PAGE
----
Convicted killer adjusts to society after 27 years in prison

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EAST HARTFORD, Conn. (AP) — Since Bonnie Jean Cook's release on a rare grant of clemency, after 27 years in prison, she has been acclimating slowly to modern society with bingo games at her apartment building and outings to browse thrift stores.

Cook, convicted of murder in the shooting death of a pregnant woman in 1986 when her name was Bonnie Foreshaw, won early release in 2013 following a lengthy campaign by author Wally Lamb and others who felt she was treated too harshly by the criminal justice system. She argued she shot the woman by accident, a claim rejected by prosecutors.

Life on the outside brought a new set of challenges. How people cling to their cellphones, how information is easily available online and the way money looks have all thrown Cook for a loop.

"I hadn't seen money since 1986," she said, citing the new $20 bill as particularly jarring. "It looked like Monopoly money."

In addition to being overwhelmed by new technology, she had to find doctors, obtain prescriptions for medications she received in prison, get a state identification card and find a home. She also legally changed her last name to Cook in an effort to leave behind some of her notoriety.

"Life is hard out here, too," Cook, 68, said in an interview in her one-bedroom apartment in East Hartford, which is adorned with family photos and a stencil she did on a kitchen wall that says, "With God all things are possible."

It would have been even more difficult, she says, without the help of family, including a granddaughter in Manchester whose family took her in when she was first released. She said the inmates at York Correctional Institution in Niantic leave prison with no cash and little, if any, information about programs that can help them. Prison officials say inmates are provided with a host of services preparing them for release.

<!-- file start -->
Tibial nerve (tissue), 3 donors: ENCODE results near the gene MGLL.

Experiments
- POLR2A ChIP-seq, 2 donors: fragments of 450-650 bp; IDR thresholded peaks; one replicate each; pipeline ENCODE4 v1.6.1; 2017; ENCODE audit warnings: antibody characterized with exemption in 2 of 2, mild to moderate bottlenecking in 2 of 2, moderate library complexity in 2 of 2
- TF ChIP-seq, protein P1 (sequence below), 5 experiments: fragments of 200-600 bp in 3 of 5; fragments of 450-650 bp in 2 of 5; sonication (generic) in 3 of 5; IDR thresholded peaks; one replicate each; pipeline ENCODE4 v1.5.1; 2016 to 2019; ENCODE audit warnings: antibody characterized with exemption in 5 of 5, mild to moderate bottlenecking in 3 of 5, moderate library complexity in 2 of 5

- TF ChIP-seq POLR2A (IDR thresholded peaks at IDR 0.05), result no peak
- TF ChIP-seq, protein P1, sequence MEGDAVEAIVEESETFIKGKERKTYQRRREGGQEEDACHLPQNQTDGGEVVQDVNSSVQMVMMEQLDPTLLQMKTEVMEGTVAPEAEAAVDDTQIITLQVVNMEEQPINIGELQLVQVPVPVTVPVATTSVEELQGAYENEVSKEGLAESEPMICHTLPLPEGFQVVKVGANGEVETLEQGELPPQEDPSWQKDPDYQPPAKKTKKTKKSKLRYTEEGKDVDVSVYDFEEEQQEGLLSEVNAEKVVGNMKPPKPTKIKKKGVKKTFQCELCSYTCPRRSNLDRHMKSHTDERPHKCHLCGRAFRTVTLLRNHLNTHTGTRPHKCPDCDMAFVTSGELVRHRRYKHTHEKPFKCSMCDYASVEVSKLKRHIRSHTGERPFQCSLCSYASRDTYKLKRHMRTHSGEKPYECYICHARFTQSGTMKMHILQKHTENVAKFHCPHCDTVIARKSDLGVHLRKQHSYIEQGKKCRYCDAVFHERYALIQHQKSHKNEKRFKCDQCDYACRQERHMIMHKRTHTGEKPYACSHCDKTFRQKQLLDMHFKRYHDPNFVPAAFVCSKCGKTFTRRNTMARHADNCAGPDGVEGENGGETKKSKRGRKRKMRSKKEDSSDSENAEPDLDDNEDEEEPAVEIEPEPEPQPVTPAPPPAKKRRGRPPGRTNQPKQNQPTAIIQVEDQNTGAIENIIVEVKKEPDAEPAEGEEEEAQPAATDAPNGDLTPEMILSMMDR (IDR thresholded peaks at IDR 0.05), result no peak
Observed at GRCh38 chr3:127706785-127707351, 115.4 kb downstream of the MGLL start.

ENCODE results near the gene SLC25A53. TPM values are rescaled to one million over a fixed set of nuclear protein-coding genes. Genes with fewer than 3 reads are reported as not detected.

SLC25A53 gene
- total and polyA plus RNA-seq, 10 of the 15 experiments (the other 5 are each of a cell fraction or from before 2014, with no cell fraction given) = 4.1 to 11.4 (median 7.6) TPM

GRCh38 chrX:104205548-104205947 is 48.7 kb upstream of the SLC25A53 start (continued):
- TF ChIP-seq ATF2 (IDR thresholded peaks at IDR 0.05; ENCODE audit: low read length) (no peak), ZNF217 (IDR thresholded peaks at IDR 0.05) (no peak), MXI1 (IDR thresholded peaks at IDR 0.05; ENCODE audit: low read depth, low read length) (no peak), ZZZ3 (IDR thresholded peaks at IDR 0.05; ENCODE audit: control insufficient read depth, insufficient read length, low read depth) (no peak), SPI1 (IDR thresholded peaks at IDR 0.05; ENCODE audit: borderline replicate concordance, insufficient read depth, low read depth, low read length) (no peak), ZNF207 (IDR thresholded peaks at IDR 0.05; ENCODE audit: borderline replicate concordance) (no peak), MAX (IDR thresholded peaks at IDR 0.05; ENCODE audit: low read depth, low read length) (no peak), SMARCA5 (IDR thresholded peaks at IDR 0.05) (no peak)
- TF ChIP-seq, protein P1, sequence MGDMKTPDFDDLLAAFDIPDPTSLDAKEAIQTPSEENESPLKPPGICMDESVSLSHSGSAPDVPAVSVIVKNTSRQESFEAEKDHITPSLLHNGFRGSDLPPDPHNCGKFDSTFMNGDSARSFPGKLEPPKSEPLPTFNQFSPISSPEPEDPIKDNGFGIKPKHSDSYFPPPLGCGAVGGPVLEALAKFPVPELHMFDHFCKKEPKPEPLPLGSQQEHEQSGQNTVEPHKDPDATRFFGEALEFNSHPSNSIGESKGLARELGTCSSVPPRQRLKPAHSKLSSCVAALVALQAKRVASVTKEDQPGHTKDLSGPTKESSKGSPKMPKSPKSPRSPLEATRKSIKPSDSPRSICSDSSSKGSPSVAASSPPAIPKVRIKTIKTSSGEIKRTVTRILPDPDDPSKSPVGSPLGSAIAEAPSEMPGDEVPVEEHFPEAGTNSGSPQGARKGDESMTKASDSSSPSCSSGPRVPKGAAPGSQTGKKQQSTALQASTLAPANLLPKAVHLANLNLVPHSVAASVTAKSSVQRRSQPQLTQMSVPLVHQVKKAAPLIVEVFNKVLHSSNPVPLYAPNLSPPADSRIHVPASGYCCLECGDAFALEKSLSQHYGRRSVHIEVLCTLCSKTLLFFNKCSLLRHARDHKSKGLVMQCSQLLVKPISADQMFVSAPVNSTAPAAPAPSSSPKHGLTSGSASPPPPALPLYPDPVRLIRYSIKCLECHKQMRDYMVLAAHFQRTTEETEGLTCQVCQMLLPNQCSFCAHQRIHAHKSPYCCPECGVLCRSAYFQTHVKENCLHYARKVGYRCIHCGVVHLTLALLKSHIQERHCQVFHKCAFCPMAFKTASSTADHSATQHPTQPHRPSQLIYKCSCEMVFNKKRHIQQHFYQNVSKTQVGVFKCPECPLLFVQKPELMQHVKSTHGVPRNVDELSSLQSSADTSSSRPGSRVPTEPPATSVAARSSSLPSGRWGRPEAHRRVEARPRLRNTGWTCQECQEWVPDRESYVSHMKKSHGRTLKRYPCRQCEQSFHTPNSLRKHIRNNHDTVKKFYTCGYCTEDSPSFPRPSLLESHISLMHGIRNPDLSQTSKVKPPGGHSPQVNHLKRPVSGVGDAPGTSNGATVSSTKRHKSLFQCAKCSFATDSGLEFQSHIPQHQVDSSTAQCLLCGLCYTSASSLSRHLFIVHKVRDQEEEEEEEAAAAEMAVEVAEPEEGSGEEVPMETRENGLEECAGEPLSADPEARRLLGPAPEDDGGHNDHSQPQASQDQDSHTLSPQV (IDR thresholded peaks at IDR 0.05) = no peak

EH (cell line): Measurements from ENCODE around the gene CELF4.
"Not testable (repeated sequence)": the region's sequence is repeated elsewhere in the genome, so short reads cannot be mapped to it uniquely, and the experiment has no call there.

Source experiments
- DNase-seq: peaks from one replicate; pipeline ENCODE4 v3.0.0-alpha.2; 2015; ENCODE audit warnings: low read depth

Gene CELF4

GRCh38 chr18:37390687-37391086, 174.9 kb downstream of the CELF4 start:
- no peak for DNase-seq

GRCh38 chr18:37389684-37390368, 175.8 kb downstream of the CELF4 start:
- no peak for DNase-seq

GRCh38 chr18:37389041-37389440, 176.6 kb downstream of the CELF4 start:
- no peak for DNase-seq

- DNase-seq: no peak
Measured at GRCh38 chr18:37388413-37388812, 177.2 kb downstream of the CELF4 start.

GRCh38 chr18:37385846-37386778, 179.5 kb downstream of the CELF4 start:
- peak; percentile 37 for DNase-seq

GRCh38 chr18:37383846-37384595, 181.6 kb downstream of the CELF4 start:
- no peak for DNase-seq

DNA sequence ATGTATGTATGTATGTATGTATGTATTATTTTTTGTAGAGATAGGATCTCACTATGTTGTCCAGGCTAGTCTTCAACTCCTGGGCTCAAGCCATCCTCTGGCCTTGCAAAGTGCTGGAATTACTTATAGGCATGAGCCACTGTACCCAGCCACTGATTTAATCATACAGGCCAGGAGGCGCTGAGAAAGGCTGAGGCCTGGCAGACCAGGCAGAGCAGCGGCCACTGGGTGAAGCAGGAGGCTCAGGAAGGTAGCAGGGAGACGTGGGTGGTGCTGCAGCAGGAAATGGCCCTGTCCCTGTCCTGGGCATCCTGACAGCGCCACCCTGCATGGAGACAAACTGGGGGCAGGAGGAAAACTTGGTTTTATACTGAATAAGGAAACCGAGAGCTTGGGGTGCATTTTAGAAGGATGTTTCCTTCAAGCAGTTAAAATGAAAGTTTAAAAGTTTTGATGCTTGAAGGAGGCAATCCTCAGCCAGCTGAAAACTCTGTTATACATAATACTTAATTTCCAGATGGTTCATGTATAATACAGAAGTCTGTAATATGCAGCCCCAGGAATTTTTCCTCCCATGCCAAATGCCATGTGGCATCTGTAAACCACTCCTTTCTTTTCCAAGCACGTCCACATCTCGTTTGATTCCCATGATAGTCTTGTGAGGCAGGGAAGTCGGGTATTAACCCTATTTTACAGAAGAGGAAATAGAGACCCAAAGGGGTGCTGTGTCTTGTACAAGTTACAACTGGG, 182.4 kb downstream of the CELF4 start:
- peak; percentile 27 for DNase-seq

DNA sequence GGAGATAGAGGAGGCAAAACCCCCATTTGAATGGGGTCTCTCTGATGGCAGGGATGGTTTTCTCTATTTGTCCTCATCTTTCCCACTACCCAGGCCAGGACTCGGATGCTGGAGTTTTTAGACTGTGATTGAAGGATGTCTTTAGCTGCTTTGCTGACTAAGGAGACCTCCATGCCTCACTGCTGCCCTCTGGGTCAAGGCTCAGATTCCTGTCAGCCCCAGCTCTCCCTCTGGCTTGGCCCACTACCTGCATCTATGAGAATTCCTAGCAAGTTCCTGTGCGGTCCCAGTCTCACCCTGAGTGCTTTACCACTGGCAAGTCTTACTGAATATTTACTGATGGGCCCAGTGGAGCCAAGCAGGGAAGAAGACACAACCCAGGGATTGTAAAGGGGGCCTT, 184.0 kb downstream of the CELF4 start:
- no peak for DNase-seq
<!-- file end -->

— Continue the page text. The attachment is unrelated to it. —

Cook said she wants to find a way to help female inmates readjust to life on the outside.

"Most of them need help with mental health, drug abuse and physical abuse," she said. "You see them come back (to prison) over and over again. Instead of trying to get them into a group home or something like that, you send them back to the street. Women in prison need help when they get out."

She was sentenced to 45 years for the shooting death of Joyce Amos, whose fetus didn't survive. She argued that she shot Amos by accident while defending herself against a man who was threatening her.

Lamb, who met Cook when he was teaching writing to inmates, and other supporters argued for years that she should have been convicted of manslaughter instead and freed years earlier. Despite objections by Amos' family, the state Board of Pardons and Paroles granted her clemency in October 2013 — only the second time in a decade that the board had held a clemency hearing. Cook had been scheduled to get out of prison in 2017.

"I'm grateful for a second chance," she said. "After all those years (in prison), I never lost faith. Even in my darkest days, I never lost faith that I would get out of there. I'm content. I'm very fortunate."

Today, Cook lives with her therapy dog, a Yorkshire terrier named Bella. She wouldn't discuss her need for therapy, but she has written about being abused as a child and as an adult. She also said she has back and knee problems.

She gets by on a small pension and Social Security, and she enjoys spending time with her children and grandchildren. She is slowly adapting to technology. When her grandson gave her an iPhone, she didn't know what to do with it. She has since learned to text and has her own Facebook account.

"In there, I was just existing," she said about prison. "Now I feel like I'm living. ... I thank God for that every day. I don't take life for granted."

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